When I was pregnant with my daughter, I counted down the days to each and every sonogram. I wanted reassurance that she was growing and healthy, and curious to see just what she was doing in there. I'll never forget seeing her do what I assumed to be a fist pump at my 12 week scan, or the way she leisurely swung her legs back and forth at 15 weeks. If you're wondering, "what does my baby do all day inside me?" you'll be glad to know that your baby is probably being just as adorable as mine was.
It's fascinating to realize the wiggling, flipping, and exploring your baby is doing in the womb long before you can actually feel it. My daughter's 12-week fist pump blew my mind precisely because I had absolutely no idea she was doing it. It took another month or so until I could feel those punches and kicks, and then I felt them at all hours. My daughter seemed to be the most active whenever I tried to lay down and sleep, maybe because she got bored without me moving around and making noise. I can't really blame her— it must get a little dull inside those cramped quarters.
But babies aren't all about the Jersey-style dance moves. Here are seven things your little one is doing to pass the time until they're born.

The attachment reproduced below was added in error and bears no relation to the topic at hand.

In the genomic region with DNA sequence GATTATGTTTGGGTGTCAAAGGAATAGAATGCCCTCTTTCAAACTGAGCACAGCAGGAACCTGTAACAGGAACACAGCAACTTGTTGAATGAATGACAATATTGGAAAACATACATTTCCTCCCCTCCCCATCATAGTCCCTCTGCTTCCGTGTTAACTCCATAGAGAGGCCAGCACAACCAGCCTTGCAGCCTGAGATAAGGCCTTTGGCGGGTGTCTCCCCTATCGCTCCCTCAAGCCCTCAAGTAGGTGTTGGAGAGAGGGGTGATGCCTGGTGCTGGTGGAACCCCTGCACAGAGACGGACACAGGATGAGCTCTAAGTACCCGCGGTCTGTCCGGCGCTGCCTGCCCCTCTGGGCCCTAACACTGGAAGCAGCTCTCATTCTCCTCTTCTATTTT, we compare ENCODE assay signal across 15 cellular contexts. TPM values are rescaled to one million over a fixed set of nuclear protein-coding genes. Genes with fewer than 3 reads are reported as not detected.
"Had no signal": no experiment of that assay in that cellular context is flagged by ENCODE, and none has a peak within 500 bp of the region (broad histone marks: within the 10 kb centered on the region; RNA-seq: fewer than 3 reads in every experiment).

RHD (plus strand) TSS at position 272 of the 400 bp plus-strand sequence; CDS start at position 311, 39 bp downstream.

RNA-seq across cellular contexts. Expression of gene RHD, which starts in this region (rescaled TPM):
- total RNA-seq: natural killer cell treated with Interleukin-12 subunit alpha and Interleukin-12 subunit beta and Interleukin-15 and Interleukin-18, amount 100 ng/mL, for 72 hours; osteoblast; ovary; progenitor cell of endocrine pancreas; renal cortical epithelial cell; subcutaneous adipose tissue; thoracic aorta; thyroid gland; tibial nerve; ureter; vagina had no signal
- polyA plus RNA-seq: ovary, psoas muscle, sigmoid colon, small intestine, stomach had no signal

Though it may feel like you're being punched and kicked by your unborn baby around the clock, your baby is actually spending much of their time in the womb asleep according to Mom.me. The pattern of sleeping and waking up every few hours will probably continue once they're born.
Starting at around 32 weeks gestation, there's some evidence to suggest that babies dream in the womb according to Parenting. I bet those are some pretty sweet dreams.
Babies love to move and explore their bodies in the womb, and it starts pretty early. Parents noted that, at about 16 weeks, babies are moving 50 times an hour. They seem to especially enjoy touching their face, feet, and hands.
You won't hear your baby cry until they're born, so you might be surprised to learn that they sometimes cry in the womb as well. According to Cafe Mom, researchers have seen unborn babies cry when they're startled.
5They Practice Breathing
Practice makes perfect. Baby Belly noted that babies work on their breathing skills in the womb, even though the umbilical cord provides them with oxygen.
If you're feeling a series of jerky movements by your baby, they just might have the hiccups according to Baby Center. You might feel your baby hiccuping around 27 weeks or later, and it's perfectly normal.
7They Suck Their Thumb
Got a thumb sucker on your hands? According to What To Expect, babies begin sucking their thumb in the womb, which makes the habit stick. Sucking is a reflex and also a great way for babies to self-soothe, so don't worry if they continue to suck on their thumbs after they're born.